"He bellowed, 'Who are we?' We all waited for the answer. Then he whispered, 'We are our stories.' "

Monday, December 27, 2021

Christmas With the Old Norwegian

Lorna and I were spending Christmas with my daughter Adena and her wife Nicole in the Cooper neighborhood of Longfellow in Minneapolis. It is a pleasant neighborhood on the buffs above the Mississippi gorge - a good neighborhood for walking with or without a dog for an excuse. A fifteen minute walk south of their 1925 bungalow is the Seven Oaks Oval, a two acre 35 foot deep wooded sinkhole in the middle of a ring of classic craftsman homes.

While we were in the neighborhood I knocked on the door of an old friend to wish him a Merry Christmas. Chris Kvale answered the door and invited me in. We caught up on backyard birds, music, politics, and the status of his bicycle frame shop, which was severely damaged by fire-fighting water during the rioting following the George Floyd killing. 

Chris stepped out of the house to greet my family who were across the street trying to locate two hooting Barred Owls in The Oval. I followed Chris and pulled the door closed behind me. It latched with an audible *clack*. Locked. We tried the back door. I had locked a man out of his own home and the neighbor with the spare key was out of town. Marcia was going to be gone for hours. Chris used my phone a number of times, but she did not answer.

Given our dilemma and limited options, I gave Chris my jacket and we walked  back to Add and Nick's home ... where we ate cookies,  drank wine and visited. I learned that Chris's friend had originally manufactured his sheet metal paint spray booth several decades earlier. It was first assembled for use in a basement shop, later in two other shop locations. That same friend will be reassembling it one more (last?) time in Chris's shop in the Vine Arts Building. On Monday, after 19 months of forced early retirement (at age 76) Chris Kvale will be begin reassembling his shop, to again build fine bicycle frames to classical music and greet friends for conversation and a day's end drink.

After a couple of hours of "wisiting", Marcia eventually called. She was home, wondering where he was. So Addy took the Old Norwegian back home to a waiting Christmas dinner. 

The Old Dane,
Gunnar

Wednesday, December 22, 2021

Saturday, December 18, 2021

Wind



This is the bank in Hartland, 12 miles up the road. Of course some houses are in similar condition, but no one was killed or seriously injured. 
It was one hell of a storm. 60 degrees on a December afternoon in Minnesota should have been a warning that all was not right with the world. The barometric pressure dropped like a ... like a ... like a metaphor. Then it broke loose, unleashing the winds of hell, gusts to 80 mph and straight steady winds, 60 mph+ all night. Not gusts, just steady blowing, blowing until something breaks, wind. 

I am proud of the old house. The 100 year-old lady creaked, moaned, begged for mercy, but stayed upright. Because of wind noise we slept, or tried to sleep, tucked into the corner room behind Steve Hamburg's new basement walls. I had watched the walls going up (and down), thinking it was overbuilt to fill concrete blocks with more concrete and steel re-rod down to footings four feet in the ground. 

Then it was reassuring. 

- Gunnar 
Addendum:

As I lay in bed, wind tired and worn, drifting through the hallway between half-asleep and half-awake, a song drifted in, "When death comes a knocking will God open the door?"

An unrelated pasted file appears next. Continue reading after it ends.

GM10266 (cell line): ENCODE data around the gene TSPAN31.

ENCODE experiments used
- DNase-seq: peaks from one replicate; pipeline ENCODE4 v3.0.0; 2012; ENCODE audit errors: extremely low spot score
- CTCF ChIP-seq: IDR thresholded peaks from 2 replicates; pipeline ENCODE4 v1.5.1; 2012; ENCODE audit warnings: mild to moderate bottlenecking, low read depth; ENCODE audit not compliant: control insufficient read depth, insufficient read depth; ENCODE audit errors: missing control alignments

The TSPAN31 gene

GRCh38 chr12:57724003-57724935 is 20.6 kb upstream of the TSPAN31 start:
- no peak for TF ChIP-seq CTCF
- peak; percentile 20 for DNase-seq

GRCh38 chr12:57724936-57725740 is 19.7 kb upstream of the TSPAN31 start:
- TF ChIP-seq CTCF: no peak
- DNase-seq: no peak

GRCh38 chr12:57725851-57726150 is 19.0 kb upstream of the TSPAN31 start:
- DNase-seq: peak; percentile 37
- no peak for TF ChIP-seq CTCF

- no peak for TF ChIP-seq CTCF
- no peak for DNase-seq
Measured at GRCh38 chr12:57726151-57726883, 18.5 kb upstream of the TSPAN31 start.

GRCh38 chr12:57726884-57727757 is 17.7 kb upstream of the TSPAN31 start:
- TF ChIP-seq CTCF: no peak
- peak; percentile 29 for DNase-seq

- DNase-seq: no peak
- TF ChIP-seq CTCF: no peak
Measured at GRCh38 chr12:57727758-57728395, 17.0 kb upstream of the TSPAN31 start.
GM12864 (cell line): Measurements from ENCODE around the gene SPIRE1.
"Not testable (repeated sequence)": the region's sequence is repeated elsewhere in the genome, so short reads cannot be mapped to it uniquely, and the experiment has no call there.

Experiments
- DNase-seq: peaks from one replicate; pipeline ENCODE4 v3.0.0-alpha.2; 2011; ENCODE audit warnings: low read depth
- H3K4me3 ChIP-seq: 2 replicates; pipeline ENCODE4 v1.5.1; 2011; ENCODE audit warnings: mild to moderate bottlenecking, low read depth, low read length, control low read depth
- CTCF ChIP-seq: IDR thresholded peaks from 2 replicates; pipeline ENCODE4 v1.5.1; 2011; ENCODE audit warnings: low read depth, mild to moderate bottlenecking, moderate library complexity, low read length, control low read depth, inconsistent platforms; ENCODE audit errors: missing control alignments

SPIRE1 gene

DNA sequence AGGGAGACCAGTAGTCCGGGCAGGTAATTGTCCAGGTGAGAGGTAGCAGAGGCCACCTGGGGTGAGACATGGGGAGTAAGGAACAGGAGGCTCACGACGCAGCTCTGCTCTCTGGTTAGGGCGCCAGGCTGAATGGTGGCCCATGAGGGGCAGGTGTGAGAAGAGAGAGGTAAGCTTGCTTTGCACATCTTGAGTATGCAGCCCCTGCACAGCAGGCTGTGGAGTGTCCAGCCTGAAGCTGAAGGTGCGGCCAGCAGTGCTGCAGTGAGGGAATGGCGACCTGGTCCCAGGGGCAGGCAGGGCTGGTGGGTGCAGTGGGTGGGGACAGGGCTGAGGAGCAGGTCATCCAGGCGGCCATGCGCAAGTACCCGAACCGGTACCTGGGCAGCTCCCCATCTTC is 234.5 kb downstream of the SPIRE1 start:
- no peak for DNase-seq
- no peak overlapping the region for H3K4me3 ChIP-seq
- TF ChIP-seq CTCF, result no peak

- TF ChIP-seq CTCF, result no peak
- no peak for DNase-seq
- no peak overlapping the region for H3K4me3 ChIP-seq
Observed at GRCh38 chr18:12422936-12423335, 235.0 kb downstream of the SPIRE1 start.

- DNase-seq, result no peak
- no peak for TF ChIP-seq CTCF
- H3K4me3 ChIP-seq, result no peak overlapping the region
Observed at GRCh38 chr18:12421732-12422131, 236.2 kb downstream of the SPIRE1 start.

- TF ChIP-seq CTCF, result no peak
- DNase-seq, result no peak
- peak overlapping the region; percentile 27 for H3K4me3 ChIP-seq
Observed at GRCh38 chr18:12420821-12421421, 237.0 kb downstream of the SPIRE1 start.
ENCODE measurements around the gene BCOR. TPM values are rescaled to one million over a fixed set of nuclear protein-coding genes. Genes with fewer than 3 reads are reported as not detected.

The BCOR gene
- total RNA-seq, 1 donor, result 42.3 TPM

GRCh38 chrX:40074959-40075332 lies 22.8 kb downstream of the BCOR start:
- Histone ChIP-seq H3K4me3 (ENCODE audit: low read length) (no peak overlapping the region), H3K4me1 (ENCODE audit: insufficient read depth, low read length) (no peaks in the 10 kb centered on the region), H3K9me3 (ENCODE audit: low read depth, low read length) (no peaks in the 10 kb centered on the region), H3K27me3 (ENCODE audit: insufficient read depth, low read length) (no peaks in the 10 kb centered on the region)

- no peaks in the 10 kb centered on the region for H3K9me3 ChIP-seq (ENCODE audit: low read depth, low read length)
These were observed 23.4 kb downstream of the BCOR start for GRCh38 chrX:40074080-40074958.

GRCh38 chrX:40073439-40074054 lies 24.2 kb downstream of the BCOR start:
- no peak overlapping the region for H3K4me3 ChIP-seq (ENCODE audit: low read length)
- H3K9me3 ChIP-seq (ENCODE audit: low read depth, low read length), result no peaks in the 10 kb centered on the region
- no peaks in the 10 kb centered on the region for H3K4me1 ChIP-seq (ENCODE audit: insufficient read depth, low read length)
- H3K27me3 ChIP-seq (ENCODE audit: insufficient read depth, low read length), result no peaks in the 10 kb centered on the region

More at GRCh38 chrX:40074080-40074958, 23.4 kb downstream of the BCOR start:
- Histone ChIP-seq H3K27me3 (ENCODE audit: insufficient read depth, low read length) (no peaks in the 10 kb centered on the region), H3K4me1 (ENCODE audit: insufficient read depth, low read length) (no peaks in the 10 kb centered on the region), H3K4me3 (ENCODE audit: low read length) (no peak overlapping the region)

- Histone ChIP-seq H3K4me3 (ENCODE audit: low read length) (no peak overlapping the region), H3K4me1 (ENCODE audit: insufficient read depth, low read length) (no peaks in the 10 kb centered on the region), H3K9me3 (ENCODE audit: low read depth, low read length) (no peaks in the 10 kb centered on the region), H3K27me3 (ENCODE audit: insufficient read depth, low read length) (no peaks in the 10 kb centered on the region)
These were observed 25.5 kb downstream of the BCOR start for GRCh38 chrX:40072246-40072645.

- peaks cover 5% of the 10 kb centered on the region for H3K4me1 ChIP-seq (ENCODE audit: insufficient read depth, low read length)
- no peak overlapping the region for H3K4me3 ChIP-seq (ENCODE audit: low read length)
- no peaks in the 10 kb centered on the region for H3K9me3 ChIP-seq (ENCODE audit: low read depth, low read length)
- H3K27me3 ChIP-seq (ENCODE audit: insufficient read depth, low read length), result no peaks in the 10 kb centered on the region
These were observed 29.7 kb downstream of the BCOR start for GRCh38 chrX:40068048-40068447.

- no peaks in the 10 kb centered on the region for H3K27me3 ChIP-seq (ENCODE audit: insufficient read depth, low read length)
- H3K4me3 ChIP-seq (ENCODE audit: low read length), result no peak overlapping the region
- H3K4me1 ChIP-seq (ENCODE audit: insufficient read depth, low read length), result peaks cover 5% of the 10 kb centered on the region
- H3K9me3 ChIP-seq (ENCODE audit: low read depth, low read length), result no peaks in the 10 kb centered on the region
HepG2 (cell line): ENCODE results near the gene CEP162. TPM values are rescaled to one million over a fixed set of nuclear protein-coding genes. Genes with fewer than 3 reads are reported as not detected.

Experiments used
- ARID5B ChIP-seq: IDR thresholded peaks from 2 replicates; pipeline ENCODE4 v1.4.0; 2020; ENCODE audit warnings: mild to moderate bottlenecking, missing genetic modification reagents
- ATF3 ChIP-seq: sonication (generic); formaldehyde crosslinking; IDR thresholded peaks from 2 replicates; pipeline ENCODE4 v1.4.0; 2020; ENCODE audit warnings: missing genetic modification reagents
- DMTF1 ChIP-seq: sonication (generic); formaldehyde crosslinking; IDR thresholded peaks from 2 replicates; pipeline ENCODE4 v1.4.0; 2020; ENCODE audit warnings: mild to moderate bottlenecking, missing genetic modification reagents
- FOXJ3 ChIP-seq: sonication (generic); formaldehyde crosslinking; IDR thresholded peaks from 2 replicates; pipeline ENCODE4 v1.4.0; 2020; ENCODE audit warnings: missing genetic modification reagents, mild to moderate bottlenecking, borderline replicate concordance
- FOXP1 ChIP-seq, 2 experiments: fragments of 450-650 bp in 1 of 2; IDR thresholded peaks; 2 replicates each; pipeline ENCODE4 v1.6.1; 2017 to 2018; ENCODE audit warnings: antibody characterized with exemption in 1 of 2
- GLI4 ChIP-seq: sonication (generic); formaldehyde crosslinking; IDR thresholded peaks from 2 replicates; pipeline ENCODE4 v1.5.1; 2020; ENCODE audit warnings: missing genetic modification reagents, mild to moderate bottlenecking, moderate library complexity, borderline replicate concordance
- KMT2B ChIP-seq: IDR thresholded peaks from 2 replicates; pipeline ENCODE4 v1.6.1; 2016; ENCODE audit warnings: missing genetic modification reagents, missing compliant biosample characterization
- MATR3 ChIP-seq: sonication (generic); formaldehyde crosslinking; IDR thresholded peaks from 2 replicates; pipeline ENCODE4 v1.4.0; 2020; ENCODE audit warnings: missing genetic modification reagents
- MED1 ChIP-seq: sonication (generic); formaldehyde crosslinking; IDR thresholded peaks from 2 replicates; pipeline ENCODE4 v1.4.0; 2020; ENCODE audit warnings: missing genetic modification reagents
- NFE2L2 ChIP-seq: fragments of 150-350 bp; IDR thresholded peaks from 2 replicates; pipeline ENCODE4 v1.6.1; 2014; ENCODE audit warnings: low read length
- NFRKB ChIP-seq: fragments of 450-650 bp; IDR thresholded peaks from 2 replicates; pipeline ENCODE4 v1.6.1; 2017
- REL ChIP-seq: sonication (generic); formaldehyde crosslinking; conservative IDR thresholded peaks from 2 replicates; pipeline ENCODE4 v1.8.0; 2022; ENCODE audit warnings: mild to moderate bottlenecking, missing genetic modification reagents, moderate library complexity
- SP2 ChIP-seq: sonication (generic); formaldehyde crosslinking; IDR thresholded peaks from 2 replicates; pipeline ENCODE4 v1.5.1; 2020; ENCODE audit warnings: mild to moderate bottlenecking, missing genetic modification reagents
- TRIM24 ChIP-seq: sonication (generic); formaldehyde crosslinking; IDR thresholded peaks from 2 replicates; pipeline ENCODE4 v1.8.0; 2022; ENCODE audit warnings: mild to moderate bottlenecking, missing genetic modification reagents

And for some reason, the Four Horsemen came riding through the dream mist: "Death? Pestilence? Famine? Death? ... or was it Margadant, Grinley, Hurst, Westrum, Berg? No, that's five."

"Oh yeah, that's right, Dock became a Republican"... as I drifted off. 

Thursday, December 9, 2021

Stone Blind Horses

There are some saints that have been forgotten 
Like most of my drunken prayers 
They say there’s a heaven somewhere above the yonder 
Where there’s no more crosses to bear 

Now there’s ghosts along the highways 
And there’s storms out on the seas 
My only hope is somewhere in that heaven 
Someone says a prayer for me 

I been riding stone blind horses 
Never seen a reason to believe 
Hey sweet Genevieve say a prayer for me 
For wild young cowboys, old drunks, paramours and thieves 

The high slurred whistle of a redwing blackbird 
Sounds like he’s singing 'oh that I might die' 
It’s a song for those who have fallen 
Unrepentant with no more alibis

By Ray Wylie Hubbard, 
From the album The Ruffian's Misfortune. 

Tuesday, December 7, 2021

I must have posted a dozen entries regarding this damned old bicycle. I have moved on. If you need more, here are more photos that I took within the past week. 



Thank you for your patience.
- Gunnar

Monday, November 22, 2021

The Old House at 1410 Oakwood

Our home began life in 1907 as a 12' x 16' hunting shack. The town grew out and eventually ate Oakwood Park. Duck hunting and pan fishing were replaced by water skiing, wave runners and other cursed petroleum powered water sports.

Over time at least five one room additions were made to the old shack at 1410 - and it is still a small roomed modest home. Even the stairs down to the lower walkout level are in their third location. 1410 is drafty, wobbly and wonky, but we love it and continuing the tradition, we continue to pour money into remodeling and keeping it dry and upright.


By chance, my close friend Chesterman grew up at 1410 and he sent me this photograph of his childhood home. It is barely
recognizable. Even the terrain has changed with stone retaining walls and such (and a growlery and water feature).
Over the years the house has had walls moved and removed, a new kitchen and bathrooms, new mechanicals - been re-sided with cedar tongue-in-groove and shakes, all the windows replaced, a couple with doors accessing a lattice covered 16' x 42' deck. In hindsight, moneywise, little of this made sense, but it has been our home for 35 years and it is where our heart is.


Circles and cycles - far end, John Chesterman heading the table at his childhood home. 


Wednesday, November 10, 2021

Rocks and Water

Likely last warm day of the year ... so like most sane people, I moved rocks.